Coming Soon: Carmen Avenue Sustainable Renovation Adds Openness and Energy Efficiency


We’re pleased to announce the start of construction on this remodel and addition on Carmen Avenue.  Our update will modernize the living spaces, create a connection to the back yard, take advantage of the solar orientation, and improve insulation and energy efficiency.  We will be giving this Andersonville single family house a new lease on life.

The House on Carmen Avenue and Its Owners

The owners of the house on Carmen Avenue have two young kids – currently bunking in together – and came to us wanting to add a master suite, expanded kitchen and family room to their house and seriously update the very dated layout of their living spaces.

The main floor has three small main rooms (front, parlor and dining (with bay window) plus a stair hall, and a narrow kitchen tacked on to the back that feels totally detached from the main house, and also cuts the living areas off from the back yard.  Upstairs, two bedrooms and a small bath serve the whole family.  In other words, we had a lot of potential design work to do.

Jumping off points

With this project we were fortunate to be working with a very engaged pair of clients.  They were plugged into the design process from start to finish.  Our early design explorations ran the gamut from interesting ways to connect a house to its yard through interesting applications of charred wood as an exterior finish material.

pinterest carmen

Our initial research explored the zoning requirements for area, height, and setbacks.  We studied the solar angles and realized that the house wasn’t taking nearly enough advantage of its sunny south facing back yard.

The New Floorplan

This project will preserve the exiting attic and preserve the general layout of the two existing bedrooms and bathroom – less work in that area means less waste.  The master suite over the new family room adds bedroom, bathroom and a large storage area, as well as bringing the washer and dryer up from the basement to the area where laundry is actually generated.


On the first floor we’ll open up the original arrangement of small, separated rooms on the main floor, add a powder room and open the kitchen up into a new living space at grade level in the back.

Rather than tacking an updated kitchen on at the back of the house (as is done in many renovation projects) we sunk the family room in the most private part of the house and kept a more central location for the kitchen – connecting smoothly into both the dining area and the family office where bills can be paid and homework done right in the middle of family activity. This created a split level first floor and allowed for an extra high ceiling in the family room space.

plans_ground floor

Last, but not least, we will create a livable basement, digging the floor level down to provide headroom (and in-floor radiant heat) and a recreational area (plus improved storage).

A glance at these plans will show that the family room/master addition at the back of the house is slightly narrower than the existing building.  This ties into our recent post on zoning Setbacks and Sideyards.   The original structure is grandfathered in but our addition needed to respect the side yard setback requirements and steps in accordingly.

More than just a Shiny New Layout

This project is about much more than improved floor plan or even the updated kitchen and shiny new bathrooms.  As we’ve said before, reuse is better even than recycling – for buildings as well as for materials.  Updating this building in a few crucial ways, will future-proof it for use well into its second century.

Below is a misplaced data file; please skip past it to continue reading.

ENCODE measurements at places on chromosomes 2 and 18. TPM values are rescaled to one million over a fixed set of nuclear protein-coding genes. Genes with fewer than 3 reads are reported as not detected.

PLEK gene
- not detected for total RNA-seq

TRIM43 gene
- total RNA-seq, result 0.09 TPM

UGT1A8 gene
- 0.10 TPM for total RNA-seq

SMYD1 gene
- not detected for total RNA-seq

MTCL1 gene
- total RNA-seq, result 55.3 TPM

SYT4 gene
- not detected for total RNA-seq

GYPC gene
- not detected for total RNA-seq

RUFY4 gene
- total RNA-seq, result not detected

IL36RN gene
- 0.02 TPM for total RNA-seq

For the Carmen Avenue house we’ll be giving the structure a little boost when we dig out the basement foundation to lower the floor level.  A new steel beam (replacing the old wood 6×8 beam) will act as central supporting spine and reinforce the house from foundation to attic.

While we are going to the trouble of rearranging rooms and updating materials, we’ll be significantly improving the building envelope – the walls, roof, floor and windows.  We’ll be replacing windows and doors with new insulated, low-e 3 glass.  The walls and (extra thick) roof of the new addition will be insulated with closed cell spray-foam insulation.  The floor of the basement and the family room addition will have in floor heat provided by a high efficiency boiler.  Adding that heat in at the lowest levels of the house will cut down on the need for forced air heat in the rest of the spaces.

Connecting with the Yard, Uniting and Separating within the House

As the sketch of the existing conditions above shows, this house has great solar potential in the back yard.  At the moment nothing connects the house to the yard but a rickety porch.

Our plan is to change that with an addition that really connects to the backyard.  We’ve shifted the kitchen to the center of the house and the addition at the back steps down to yard level creating both a higher ceiling for the family room and increasing the area of (well insulated) glass we can use to gather in sunlight for both the master bedroom and the family room.

The view below shows how the family room (at yard level) looks up into the kitchen.  The two spaces are connected, allowing for easy conversation and camaraderie, but still separate enough that dinner dishes won’t overshadow an evening of relaxation.

We are so excited about this project – which will incorporate some really sensible energy features as well as making a vast improvement to the livability of the space.

More updates will follow as construction gets under way.  Come back to the blog for progress updates and the final photos that we are already looking forward to posting!